In the early 1900s, the golden age of postcards was just beginning. Millions of cards were mailed across America, and many survive today in archives and private collections. Through these snapshots of history, Tyler's evolution can be traced. While fruit and cotton production was king into the early 20th century, a floral beauty soon brought Tyler new royalty-the Rose Queen. The discovery of oil in the city's backyard supplied a security blanket during the Great Depression's uncertain days, and Tyler benefitted with commercial and population growth. This book contains more than 200 vintage postcards that chronicle Tyler's social, educational, and medical history and its place in the heart of East Texas.
Die heiligen und profanen Erinnerungen des Captain Charles Ryder
Author: Evelyn Waugh
Publisher: Diogenes Verlag AG
›Wiedersehen mit Brideshead‹ ist das englische Gegenstück zum amerikanischen ›Großen Gatsby‹: das Porträt der Schönen und Reichen in den Jahren zwischen den Weltkriegen, die Chronik einer Vertreibung aus dem Paradies bei Anbruch der modernen Zeit – und die Geschichte einer unmöglichen Liebe.
On February 22, 1913, the Holmes-Walton real estate agency hosted a huge barbecue to promote its new community of Montrose. It had purchased 250 acres of mostly sage brush in the foothills north of Glendale and held a contest to name the development. Or was this contest just a stunt? No matter where the name Montrose came from, Holmes-Walton thoroughly embraced the mountain rose theme, laying out the streets in the fanciful pattern of a rose with the planned town center at the heart of the flower. The construction of the 210 freeway in the 1960s pruned off the top of the rose, but the remaining curved roads still confuse drivers today. Though the town center formed two blocks south of the intended location, Montrose has as much heart and remains as charming today as when it blossomed 100 years ago.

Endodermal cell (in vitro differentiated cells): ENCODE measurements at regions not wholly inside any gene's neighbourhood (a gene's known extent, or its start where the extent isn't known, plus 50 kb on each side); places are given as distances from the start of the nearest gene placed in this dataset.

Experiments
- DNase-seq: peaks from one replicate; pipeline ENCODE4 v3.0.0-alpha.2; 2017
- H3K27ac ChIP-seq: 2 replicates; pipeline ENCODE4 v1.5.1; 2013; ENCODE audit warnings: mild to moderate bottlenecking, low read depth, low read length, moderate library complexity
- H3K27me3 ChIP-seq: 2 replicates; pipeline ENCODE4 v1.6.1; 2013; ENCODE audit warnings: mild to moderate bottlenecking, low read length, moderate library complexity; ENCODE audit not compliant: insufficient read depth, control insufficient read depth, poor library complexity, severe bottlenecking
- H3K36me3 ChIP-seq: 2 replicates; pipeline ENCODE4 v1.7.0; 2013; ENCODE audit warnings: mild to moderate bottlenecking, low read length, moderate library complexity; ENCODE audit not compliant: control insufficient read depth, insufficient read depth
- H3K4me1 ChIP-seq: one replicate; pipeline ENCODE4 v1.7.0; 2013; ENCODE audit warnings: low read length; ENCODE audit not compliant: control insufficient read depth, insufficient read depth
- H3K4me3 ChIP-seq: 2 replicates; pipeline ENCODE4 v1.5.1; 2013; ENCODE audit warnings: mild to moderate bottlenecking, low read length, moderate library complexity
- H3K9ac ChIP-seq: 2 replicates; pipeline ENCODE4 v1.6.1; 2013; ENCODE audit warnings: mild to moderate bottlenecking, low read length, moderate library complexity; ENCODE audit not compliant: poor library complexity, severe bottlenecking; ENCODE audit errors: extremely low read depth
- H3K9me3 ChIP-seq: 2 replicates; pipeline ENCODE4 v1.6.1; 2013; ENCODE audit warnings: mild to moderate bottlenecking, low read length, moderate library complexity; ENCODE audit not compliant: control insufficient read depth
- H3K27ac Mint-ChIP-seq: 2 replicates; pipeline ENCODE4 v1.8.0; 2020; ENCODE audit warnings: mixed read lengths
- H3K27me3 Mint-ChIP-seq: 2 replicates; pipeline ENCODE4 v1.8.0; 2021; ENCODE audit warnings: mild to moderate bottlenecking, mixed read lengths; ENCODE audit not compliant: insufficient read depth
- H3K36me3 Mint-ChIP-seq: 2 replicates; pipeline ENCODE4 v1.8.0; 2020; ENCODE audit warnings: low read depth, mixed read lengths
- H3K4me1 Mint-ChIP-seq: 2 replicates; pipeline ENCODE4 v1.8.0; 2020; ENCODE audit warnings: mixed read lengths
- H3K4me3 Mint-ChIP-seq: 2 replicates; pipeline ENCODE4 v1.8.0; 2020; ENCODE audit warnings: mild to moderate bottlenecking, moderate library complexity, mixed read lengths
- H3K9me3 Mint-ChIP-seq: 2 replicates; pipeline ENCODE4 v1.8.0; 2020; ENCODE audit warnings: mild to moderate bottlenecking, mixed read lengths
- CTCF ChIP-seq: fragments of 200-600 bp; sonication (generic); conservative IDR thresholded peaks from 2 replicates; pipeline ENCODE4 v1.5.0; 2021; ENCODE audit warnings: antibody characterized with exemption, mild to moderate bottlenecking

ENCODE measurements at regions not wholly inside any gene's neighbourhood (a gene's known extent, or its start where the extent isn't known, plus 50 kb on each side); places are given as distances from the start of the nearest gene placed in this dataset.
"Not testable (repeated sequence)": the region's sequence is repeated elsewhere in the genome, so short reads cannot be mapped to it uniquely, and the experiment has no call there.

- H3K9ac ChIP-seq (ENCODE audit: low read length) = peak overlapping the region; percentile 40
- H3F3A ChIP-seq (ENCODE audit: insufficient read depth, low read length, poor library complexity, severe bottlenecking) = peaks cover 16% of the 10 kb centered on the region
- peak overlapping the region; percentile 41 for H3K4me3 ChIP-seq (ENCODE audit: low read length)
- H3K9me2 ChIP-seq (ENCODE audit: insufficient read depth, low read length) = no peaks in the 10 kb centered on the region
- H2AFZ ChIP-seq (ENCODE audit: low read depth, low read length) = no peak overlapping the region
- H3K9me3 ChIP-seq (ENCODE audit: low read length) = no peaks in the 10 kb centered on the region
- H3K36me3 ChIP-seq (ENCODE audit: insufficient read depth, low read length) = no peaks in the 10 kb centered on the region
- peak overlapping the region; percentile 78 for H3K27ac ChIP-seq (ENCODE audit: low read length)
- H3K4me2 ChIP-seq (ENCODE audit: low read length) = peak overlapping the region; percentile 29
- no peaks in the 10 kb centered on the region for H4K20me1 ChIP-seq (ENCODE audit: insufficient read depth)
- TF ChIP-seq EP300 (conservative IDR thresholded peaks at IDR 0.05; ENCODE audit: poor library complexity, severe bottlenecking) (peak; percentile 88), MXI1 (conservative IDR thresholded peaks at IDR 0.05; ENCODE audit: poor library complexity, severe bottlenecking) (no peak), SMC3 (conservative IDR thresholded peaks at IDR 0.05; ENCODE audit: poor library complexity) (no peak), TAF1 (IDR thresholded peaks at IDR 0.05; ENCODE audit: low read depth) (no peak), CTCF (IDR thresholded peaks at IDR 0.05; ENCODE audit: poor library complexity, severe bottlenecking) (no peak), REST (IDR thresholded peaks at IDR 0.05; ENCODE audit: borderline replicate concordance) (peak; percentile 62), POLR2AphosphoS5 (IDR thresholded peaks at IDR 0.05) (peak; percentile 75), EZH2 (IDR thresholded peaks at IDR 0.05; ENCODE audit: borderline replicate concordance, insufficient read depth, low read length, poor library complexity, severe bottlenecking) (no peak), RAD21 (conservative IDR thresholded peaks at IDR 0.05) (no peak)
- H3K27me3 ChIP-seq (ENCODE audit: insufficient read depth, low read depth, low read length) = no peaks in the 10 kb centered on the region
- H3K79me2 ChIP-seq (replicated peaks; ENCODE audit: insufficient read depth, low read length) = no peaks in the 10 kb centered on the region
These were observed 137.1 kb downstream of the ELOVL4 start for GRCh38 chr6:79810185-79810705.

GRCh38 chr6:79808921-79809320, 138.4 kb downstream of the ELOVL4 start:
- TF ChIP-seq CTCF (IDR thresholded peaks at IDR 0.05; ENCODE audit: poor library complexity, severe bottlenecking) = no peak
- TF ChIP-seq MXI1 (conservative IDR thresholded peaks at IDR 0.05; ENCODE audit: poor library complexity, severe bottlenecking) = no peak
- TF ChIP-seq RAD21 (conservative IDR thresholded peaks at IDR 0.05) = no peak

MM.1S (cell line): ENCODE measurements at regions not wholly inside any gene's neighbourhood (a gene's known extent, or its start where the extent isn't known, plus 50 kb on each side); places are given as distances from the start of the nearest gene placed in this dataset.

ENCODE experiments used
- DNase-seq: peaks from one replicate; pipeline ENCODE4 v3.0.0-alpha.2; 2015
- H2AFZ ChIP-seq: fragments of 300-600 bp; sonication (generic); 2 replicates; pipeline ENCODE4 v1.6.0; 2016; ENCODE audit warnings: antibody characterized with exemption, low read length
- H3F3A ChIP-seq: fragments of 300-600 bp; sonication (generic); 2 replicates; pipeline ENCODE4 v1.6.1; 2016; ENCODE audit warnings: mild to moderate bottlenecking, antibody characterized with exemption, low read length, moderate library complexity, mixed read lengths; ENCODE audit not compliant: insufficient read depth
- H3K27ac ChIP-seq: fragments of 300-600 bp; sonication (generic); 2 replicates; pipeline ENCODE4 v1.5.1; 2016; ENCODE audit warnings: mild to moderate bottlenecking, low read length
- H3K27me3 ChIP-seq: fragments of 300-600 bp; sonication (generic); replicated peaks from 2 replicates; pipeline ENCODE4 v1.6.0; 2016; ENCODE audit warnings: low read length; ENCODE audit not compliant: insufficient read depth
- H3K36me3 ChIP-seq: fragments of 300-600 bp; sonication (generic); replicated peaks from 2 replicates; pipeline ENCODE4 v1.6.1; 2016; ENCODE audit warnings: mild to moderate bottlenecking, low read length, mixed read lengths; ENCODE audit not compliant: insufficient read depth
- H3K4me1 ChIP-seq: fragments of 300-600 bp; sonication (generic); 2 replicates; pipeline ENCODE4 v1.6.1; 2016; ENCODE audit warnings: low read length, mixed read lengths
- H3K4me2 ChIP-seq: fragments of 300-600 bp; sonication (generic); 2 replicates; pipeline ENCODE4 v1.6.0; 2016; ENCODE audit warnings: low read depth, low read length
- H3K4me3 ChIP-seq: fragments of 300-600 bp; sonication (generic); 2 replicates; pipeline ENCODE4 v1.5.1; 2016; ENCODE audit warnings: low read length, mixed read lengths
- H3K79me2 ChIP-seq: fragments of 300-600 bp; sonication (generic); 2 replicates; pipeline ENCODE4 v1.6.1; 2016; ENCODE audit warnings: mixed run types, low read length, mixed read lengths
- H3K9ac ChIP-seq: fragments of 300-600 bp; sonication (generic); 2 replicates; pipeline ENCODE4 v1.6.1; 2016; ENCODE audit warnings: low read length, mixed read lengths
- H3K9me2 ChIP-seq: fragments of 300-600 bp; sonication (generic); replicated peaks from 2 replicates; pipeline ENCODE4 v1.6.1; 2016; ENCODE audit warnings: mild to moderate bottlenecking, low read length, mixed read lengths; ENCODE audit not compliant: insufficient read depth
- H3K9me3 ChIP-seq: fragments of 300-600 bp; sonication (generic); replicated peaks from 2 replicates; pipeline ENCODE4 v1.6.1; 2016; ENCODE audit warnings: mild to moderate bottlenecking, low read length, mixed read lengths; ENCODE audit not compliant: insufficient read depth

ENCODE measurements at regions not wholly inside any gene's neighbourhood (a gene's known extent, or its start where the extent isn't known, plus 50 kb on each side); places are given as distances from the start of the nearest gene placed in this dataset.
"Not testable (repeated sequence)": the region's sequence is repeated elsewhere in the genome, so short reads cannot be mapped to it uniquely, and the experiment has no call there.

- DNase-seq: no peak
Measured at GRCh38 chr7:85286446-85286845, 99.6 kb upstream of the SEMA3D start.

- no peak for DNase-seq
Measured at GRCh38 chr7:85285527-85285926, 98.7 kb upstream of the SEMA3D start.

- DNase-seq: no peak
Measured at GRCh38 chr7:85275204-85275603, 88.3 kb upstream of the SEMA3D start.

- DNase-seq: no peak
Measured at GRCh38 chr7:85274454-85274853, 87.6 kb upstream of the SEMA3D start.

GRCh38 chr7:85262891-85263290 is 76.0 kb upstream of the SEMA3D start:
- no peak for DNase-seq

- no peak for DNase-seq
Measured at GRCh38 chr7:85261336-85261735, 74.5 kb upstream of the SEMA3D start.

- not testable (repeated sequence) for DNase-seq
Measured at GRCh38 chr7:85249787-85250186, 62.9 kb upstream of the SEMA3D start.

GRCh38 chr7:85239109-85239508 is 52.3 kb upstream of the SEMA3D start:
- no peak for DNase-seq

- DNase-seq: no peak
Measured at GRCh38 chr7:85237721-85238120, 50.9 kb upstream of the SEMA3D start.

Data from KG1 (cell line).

Martin's Studio photographers Carol W. Martin and Malcolm A. Miller practiced assignment photography for most of their careers. Unlike freelance documentary photographers, they did not choose the times, places, or subjects. However, instead of working at careers that could have easily become tedious and uninteresting, these former newspaper and studio photographers created a vast and amazing body of work, shooting almost every imaginable aspect of community life. Martin and Miller focused their work on Greensboro and Guilford County, but phone calls and appointments took them to all areas of the state. Included in this book are images from Greensboro, as well as Candor, Cape Hatteras, Chapel Hill, Charlotte, Lexington, Manteo, Ocean Isle, Raleigh, Reidsville, and Winston-Salem. Images from the Martin's Studio Collection were first published in Martin's and Miller's Greensboro, also by Catlett, which was created as a companion to the Greensboro Historical Museum's exhibit, which will remain on display through the autumn of 2003. Dateline Greensboro: The Piedmont and Beyond includes entirely different historical images from the archive, and unlike the thematic arrangement for the earlier book, this volume takes readers on a chronological journey-a camera ride-from the 1930s through the 1960s. Three chapters offer readers the opportunity to relive three complete days in the life of the studio, with a timeline of images made from early morning to late night.